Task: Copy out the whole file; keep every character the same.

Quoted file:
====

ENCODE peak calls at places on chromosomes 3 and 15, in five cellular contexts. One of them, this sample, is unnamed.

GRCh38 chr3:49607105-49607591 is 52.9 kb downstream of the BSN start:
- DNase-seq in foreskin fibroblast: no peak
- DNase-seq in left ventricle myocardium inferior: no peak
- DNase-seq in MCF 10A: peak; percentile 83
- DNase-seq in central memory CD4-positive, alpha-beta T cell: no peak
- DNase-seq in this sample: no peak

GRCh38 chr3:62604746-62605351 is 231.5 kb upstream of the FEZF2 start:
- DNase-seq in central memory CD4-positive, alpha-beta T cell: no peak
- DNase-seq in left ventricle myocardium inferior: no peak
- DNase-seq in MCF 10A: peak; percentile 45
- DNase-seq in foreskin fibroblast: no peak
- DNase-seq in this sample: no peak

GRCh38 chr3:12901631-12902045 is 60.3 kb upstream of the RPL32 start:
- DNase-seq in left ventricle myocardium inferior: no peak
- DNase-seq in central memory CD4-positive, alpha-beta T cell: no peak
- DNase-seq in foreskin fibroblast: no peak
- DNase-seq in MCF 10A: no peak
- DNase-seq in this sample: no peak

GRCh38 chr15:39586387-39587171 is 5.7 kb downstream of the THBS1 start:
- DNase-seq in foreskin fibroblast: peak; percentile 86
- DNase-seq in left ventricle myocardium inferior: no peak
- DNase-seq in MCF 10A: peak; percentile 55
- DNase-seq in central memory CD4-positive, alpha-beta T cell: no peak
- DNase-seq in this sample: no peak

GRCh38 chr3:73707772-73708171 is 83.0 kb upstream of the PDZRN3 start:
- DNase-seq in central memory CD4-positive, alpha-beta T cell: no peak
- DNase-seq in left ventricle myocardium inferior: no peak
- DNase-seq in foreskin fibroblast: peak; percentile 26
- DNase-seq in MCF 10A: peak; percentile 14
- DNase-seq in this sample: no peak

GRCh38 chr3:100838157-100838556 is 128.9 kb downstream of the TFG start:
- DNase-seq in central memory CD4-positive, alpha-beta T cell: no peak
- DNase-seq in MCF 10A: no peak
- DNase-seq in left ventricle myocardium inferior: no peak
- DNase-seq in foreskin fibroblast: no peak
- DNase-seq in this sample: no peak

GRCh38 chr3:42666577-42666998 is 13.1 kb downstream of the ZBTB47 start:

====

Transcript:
ENCODE peak calls at places on chromosomes 3 and 15, in five cellular contexts. One of them, this sample, is unnamed.

GRCh38 chr3:49607105-49607591 is 52.9 kb downstream of the BSN start:
- DNase-seq in foreskin fibroblast: no peak
- DNase-seq in left ventricle myocardium inferior: no peak
- DNase-seq in MCF 10A: peak; percentile 83
- DNase-seq in central memory CD4-positive, alpha-beta T cell: no peak
- DNase-seq in this sample: no peak

GRCh38 chr3:62604746-62605351 is 231.5 kb upstream of the FEZF2 start:
- DNase-seq in central memory CD4-positive, alpha-beta T cell: no peak
- DNase-seq in left ventricle myocardium inferior: no peak
- DNase-seq in MCF 10A: peak; percentile 45
- DNase-seq in foreskin fibroblast: no peak
- DNase-seq in this sample: no peak

GRCh38 chr3:12901631-12902045 is 60.3 kb upstream of the RPL32 start:
- DNase-seq in left ventricle myocardium inferior: no peak
- DNase-seq in central memory CD4-positive, alpha-beta T cell: no peak
- DNase-seq in foreskin fibroblast: no peak
- DNase-seq in MCF 10A: no peak
- DNase-seq in this sample: no peak

GRCh38 chr15:39586387-39587171 is 5.7 kb downstream of the THBS1 start:
- DNase-seq in foreskin fibroblast: peak; percentile 86
- DNase-seq in left ventricle myocardium inferior: no peak
- DNase-seq in MCF 10A: peak; percentile 55
- DNase-seq in central memory CD4-positive, alpha-beta T cell: no peak
- DNase-seq in this sample: no peak

GRCh38 chr3:73707772-73708171 is 83.0 kb upstream of the PDZRN3 start:
- DNase-seq in central memory CD4-positive, alpha-beta T cell: no peak
- DNase-seq in left ventricle myocardium inferior: no peak
- DNase-seq in foreskin fibroblast: peak; percentile 26
- DNase-seq in MCF 10A: peak; percentile 14
- DNase-seq in this sample: no peak

GRCh38 chr3:100838157-100838556 is 128.9 kb downstream of the TFG start:
- DNase-seq in central memory CD4-positive, alpha-beta T cell: no peak
- DNase-seq in MCF 10A: no peak
- DNase-seq in left ventricle myocardium inferior: no peak
- DNase-seq in foreskin fibroblast: no peak
- DNase-seq in this sample: no peak

GRCh38 chr3:42666577-42666998 is 13.1 kb downstream of the ZBTB47 start: